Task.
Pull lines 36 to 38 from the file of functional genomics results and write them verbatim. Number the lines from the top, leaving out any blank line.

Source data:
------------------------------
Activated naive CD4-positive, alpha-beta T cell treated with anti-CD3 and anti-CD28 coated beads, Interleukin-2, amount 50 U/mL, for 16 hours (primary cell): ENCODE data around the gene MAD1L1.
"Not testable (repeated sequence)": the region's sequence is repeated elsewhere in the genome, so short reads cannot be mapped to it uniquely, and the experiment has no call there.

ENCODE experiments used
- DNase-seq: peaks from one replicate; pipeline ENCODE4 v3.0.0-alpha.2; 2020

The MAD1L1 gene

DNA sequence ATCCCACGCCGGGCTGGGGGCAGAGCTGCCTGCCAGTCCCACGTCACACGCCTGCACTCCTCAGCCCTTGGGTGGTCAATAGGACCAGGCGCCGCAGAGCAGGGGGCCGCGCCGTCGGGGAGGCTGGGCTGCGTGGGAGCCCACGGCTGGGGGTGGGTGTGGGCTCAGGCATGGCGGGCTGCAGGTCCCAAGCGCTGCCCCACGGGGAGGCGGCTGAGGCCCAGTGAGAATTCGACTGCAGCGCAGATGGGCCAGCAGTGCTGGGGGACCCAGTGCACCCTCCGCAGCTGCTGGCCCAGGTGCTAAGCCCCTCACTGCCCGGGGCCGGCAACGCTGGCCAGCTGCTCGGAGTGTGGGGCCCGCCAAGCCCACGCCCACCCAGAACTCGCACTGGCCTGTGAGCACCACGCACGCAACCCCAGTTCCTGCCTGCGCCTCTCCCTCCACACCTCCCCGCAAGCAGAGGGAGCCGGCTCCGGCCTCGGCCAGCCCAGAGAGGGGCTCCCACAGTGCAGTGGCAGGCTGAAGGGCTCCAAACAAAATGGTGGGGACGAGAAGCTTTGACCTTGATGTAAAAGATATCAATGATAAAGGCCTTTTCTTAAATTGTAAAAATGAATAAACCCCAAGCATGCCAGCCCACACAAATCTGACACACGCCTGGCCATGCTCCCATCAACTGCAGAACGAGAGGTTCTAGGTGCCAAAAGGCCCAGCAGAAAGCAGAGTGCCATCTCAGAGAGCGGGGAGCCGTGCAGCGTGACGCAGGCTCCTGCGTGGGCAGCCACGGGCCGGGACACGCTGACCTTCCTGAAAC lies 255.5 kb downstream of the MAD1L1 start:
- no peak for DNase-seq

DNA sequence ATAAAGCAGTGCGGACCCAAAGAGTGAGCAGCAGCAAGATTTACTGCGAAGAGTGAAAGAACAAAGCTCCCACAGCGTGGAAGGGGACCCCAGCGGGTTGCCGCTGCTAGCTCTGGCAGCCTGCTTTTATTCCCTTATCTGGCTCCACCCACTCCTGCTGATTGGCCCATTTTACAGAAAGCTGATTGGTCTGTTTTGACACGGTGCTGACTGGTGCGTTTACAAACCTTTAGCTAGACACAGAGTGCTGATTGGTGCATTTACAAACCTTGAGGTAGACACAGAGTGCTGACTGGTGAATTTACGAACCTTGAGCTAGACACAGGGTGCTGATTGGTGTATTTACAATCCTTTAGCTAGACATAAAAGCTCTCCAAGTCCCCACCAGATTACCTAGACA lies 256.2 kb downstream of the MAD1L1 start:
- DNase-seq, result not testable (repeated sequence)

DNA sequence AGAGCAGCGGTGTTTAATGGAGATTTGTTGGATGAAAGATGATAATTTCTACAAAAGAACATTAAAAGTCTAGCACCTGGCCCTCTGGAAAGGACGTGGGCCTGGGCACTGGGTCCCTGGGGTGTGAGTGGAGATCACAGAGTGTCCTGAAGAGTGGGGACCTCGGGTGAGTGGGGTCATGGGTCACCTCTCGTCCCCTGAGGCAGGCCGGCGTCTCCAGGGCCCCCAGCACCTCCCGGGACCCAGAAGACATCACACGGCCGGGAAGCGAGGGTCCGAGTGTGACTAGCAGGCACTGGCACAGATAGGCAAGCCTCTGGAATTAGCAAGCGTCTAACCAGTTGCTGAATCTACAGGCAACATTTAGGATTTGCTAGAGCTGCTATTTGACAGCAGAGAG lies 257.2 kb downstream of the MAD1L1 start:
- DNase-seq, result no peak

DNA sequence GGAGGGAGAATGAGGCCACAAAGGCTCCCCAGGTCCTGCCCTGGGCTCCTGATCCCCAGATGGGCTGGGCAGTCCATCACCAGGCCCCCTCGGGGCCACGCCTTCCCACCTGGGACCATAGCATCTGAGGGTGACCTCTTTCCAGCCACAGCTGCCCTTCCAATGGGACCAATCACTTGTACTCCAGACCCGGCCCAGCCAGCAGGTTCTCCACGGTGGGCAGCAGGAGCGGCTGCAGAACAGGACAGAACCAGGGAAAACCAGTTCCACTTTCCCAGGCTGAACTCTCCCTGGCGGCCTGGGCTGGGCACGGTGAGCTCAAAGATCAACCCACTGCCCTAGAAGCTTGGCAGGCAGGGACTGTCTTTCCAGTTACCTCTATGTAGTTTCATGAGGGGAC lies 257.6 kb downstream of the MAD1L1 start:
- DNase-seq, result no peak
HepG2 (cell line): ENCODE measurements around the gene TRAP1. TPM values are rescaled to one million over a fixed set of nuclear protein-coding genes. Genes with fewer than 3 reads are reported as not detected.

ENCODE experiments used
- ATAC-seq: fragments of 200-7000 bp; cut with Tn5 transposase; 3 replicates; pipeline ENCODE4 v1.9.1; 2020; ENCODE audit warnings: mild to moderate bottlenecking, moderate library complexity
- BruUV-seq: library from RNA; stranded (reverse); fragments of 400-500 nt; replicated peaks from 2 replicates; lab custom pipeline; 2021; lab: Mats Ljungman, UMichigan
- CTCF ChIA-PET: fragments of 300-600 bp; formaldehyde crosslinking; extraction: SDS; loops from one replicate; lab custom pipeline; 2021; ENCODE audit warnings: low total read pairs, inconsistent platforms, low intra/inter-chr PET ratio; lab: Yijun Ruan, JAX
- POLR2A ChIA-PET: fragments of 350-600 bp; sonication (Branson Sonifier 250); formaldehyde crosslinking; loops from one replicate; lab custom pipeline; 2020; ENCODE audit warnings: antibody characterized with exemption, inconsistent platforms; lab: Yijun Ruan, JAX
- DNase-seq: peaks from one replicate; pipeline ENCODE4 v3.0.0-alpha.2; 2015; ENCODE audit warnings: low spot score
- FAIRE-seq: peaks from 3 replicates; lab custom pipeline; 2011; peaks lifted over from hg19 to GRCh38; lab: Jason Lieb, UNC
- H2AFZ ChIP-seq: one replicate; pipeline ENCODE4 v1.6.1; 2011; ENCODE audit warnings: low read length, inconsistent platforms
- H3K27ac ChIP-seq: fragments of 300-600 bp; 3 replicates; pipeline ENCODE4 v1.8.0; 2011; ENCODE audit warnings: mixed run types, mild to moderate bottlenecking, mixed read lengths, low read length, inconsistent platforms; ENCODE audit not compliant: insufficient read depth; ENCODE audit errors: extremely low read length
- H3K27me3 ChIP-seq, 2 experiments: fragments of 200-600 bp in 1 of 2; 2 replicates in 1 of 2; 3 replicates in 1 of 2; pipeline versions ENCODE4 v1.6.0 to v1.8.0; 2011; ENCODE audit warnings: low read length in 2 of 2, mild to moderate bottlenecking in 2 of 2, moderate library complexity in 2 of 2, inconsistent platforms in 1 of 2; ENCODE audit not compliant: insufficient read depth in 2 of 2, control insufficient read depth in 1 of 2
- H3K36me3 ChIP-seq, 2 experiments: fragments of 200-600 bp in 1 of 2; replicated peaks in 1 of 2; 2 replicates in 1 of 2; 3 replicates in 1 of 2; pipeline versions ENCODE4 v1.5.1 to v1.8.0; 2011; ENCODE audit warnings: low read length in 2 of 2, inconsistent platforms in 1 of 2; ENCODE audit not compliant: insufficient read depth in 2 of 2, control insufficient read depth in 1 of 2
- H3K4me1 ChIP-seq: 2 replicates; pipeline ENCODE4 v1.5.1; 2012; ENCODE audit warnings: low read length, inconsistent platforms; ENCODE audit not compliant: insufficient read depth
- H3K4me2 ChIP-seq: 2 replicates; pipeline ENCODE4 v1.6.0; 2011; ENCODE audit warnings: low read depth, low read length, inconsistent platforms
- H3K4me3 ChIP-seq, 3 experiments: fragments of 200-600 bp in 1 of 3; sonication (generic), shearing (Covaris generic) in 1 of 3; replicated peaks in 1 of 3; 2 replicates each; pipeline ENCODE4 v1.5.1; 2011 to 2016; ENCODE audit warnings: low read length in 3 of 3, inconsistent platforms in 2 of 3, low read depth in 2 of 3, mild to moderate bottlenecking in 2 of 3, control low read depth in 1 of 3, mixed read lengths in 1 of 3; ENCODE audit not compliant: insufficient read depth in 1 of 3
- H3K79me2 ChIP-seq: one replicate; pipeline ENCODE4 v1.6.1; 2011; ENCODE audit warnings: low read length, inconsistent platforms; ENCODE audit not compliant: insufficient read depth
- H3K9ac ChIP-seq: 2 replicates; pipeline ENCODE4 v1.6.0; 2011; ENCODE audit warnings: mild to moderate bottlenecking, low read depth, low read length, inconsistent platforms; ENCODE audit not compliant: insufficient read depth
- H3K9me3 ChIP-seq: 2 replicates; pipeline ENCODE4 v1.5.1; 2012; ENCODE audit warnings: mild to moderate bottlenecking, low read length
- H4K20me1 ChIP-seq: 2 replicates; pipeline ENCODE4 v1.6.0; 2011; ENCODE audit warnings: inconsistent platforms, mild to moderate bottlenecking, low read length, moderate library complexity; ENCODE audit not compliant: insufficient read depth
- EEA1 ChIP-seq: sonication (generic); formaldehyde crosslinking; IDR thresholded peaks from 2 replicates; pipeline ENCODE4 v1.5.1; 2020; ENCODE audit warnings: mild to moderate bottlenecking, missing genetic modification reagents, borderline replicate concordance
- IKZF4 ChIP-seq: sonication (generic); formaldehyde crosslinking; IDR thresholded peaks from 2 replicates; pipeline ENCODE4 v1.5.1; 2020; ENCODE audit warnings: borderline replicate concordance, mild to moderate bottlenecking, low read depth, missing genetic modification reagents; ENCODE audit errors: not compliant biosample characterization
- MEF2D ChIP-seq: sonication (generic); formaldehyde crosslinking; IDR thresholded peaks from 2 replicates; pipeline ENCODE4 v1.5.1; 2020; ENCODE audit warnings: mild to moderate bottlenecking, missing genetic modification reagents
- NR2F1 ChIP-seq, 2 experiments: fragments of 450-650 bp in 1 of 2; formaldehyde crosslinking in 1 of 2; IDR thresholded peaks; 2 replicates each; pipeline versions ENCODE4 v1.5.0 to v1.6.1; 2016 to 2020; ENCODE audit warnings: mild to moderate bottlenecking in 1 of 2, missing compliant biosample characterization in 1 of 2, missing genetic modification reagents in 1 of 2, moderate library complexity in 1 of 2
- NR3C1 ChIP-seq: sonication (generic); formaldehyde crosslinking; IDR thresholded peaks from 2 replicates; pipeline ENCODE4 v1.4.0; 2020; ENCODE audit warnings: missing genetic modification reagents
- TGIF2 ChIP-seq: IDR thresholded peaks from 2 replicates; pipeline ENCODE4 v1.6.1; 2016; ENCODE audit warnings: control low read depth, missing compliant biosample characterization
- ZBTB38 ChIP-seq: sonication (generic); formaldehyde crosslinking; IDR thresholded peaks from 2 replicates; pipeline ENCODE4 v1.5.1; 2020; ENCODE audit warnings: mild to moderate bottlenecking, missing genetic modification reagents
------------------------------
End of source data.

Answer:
- NR2F1 ChIP-seq, 2 experiments: fragments of 450-650 bp in 1 of 2; formaldehyde crosslinking in 1 of 2; IDR thresholded peaks; 2 replicates each; pipeline versions ENCODE4 v1.5.0 to v1.6.1; 2016 to 2020; ENCODE audit warnings: mild to moderate bottlenecking in 1 of 2, missing compliant biosample characterization in 1 of 2, missing genetic modification reagents in 1 of 2, moderate library complexity in 1 of 2
- NR3C1 ChIP-seq: sonication (generic); formaldehyde crosslinking; IDR thresholded peaks from 2 replicates; pipeline ENCODE4 v1.4.0; 2020; ENCODE audit warnings: missing genetic modification reagents
- TGIF2 ChIP-seq: IDR thresholded peaks from 2 replicates; pipeline ENCODE4 v1.6.1; 2016; ENCODE audit warnings: control low read depth, missing compliant biosample characterization